NNN: The FDA’s Proposed Rule for Smokeless Tobacco

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NATO NNN Smokeless Tobacco

Earlier this year, the U.S. Food and Drug Administration (FDA) issued a proposed rule to establish the agency’s first product standard that would limit the level of N-Nitrosonornicotine (NNN) in finished smokeless tobacco products to one microgram per gram (or one part per million). The FDA classifies NNN as a harmful or potentially harmful constituent in tobacco products.

Under the Family Smoking Prevention and Tobacco Control Act, the FDA has the authority to adopt “product standards,” which includes the authority to restrict or ban an ingredient in a tobacco product or a constituent in tobacco smoke. This NNN product standard would apply to all finished smokeless products, including moist snuff, snus, dry snuff and chewing tobacco.

However, to clarify, the NNN in tobacco is naturally occurring and can be formed while the tobacco is being grown, cured, manufactured or sitting in a package in a wholesale warehouse or on a retail store shelf. In fact, the FDA recognizes the variability of NNN in smokeless tobacco products when it states the following in the proposed rule:

“ … a wide variety of factors can affect the final levels of NNN found in the finished tobacco product. These factors, which can either increase or decrease NNN levels in smokeless tobacco products, include the tobacco type (i.e., dark air-cured tobacco, bright-leaf tobacco, burley tobacco), growing conditions (e.g., geographic region, climate, rainfall), curing techniques (e.g., fire, flue, air, sun), production process (e.g., additives) and storage conditions (e.g., temperature, humidity, duration).”

With the FDA acknowledging that “weather is a significant factor in NNN production,” there is no means by which farmers and manufacturers can control the weather in an effort to comply with the proposed one microgram per gram limitation.

In the proposed rule, the FDA states that “an NNN level of 1.0 µg/g [one microgram per gram] of tobacco has been achieved in some smokeless tobacco products sold in the U.S.” and then claims that the proposed standard “is thus achievable using current technology” for all smokeless tobacco products. In fact, the FDA further states that the agency “may consider a lower NNN level in the future.”

NATO submitted a set of comments in response to the proposed NNN rule and posed several important questions to the FDA. In these comments, NATO inquired about the FDA’s technical basis for reaching the conclusion that current technology to limit the level of NNN in one kind of smokeless tobacco product is transferable to other kinds of smokeless tobacco products. This question has been asked because manufacturers need to understand that if existing technology used for one kind of smokeless product cannot be adapted to other smokeless tobacco products, then the NNN standard may not be met for these other products.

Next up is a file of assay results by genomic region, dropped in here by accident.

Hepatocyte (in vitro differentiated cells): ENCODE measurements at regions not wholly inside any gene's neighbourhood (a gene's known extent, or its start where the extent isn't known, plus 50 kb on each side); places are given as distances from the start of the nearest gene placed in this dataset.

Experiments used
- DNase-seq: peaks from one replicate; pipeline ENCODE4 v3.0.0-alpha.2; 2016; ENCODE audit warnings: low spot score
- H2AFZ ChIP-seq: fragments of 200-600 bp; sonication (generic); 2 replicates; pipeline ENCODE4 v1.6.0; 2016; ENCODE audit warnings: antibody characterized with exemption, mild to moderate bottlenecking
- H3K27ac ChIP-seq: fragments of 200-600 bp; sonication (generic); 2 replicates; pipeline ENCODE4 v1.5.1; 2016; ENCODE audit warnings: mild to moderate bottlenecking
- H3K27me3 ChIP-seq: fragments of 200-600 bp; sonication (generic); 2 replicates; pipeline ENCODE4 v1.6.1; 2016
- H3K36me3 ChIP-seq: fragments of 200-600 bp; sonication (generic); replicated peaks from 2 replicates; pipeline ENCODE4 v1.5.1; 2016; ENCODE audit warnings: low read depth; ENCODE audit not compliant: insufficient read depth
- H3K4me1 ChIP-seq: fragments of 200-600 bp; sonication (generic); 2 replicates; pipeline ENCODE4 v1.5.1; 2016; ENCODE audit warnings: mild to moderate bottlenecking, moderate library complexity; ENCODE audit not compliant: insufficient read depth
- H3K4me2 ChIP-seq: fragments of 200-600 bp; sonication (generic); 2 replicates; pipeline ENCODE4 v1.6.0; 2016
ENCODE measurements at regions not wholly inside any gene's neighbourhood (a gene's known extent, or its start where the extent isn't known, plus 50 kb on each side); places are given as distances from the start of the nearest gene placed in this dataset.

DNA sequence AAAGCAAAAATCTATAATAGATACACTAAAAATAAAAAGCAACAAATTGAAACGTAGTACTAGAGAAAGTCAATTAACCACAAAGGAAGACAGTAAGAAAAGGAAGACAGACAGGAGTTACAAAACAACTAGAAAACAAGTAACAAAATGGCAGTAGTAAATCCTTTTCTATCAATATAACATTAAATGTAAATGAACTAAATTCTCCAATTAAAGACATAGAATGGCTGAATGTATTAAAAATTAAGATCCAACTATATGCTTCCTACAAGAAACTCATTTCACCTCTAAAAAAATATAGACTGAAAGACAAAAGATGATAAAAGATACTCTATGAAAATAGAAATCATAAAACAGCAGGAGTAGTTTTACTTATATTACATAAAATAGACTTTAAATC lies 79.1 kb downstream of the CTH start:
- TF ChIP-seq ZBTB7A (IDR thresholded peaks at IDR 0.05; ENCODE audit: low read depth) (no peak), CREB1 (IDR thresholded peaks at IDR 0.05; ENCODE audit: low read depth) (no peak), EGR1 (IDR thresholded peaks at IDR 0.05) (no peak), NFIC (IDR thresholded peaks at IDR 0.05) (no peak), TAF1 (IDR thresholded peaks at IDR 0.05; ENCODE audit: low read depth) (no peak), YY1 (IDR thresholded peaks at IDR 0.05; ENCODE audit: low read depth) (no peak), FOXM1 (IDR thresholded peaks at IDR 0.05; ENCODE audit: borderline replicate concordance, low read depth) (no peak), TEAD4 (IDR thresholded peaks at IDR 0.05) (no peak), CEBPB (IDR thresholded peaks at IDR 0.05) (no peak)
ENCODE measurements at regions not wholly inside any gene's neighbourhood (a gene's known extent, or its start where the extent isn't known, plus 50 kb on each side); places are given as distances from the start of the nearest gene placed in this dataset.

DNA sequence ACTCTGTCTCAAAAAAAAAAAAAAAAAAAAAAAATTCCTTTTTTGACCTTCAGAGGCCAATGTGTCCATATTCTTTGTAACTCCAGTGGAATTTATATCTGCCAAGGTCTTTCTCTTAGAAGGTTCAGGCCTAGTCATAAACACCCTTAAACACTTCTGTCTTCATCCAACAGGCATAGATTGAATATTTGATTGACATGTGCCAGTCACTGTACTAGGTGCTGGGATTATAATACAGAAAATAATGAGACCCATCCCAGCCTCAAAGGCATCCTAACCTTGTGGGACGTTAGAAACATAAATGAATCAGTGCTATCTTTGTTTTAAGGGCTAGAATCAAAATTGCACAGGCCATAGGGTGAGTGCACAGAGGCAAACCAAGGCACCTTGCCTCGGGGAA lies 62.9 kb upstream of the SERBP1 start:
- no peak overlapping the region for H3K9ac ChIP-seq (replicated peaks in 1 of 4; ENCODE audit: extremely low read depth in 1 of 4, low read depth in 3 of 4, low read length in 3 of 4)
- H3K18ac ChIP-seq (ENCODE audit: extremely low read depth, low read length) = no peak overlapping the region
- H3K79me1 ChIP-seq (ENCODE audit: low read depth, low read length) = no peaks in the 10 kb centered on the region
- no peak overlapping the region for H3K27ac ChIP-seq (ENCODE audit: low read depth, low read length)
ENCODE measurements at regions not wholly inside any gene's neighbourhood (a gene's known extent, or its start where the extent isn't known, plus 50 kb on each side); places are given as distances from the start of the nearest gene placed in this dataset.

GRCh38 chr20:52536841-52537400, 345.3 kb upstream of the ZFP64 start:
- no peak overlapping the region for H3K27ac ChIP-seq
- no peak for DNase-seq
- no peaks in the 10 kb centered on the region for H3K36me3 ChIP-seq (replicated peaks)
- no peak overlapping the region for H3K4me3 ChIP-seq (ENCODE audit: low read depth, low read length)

In the event that the FDA issues a final rule adopting an NNN product standard, and assuming that any number of smokeless tobacco products currently on the market do not meet the NNN product standard, then retailers who sell tobacco products would incur significant financial harm.

The financial harm caused by the NNN product standard would be serious because a number of brands within the smokeless category may not comply with the one microgram per gram standard. The financial loss from being unable to sell smokeless tobacco products cannot be replaced by selling other products when a store relies on the sale of tobacco products to remain profitable.

In the absence of technology to control the one factor that leads to the greatest variability of NNN levels in smokeless tobacco products, namely the weather, and due to questions of adapting current technology to other kinds of smokeless tobacco products, NATO has asked the FDA to give serious consideration to withdrawing the proposed rule until such time as it is technically feasible for all smokeless tobacco products to achieve any given level of N-Nitrosonornicotine. Such a withdrawal would alleviate the financial concerns that retailers have about the ability to sell smokeless tobacco products.

Story contributed by Thomas A. Briant, the executive director
of the National Association of Tobacco Outlets (NATO)

This story first appeared in the September/October 2017 issue of Tobacco Business magazine. Members of the tobacco industry are eligible for a complimentary subscription to our magazine. Click here for details.

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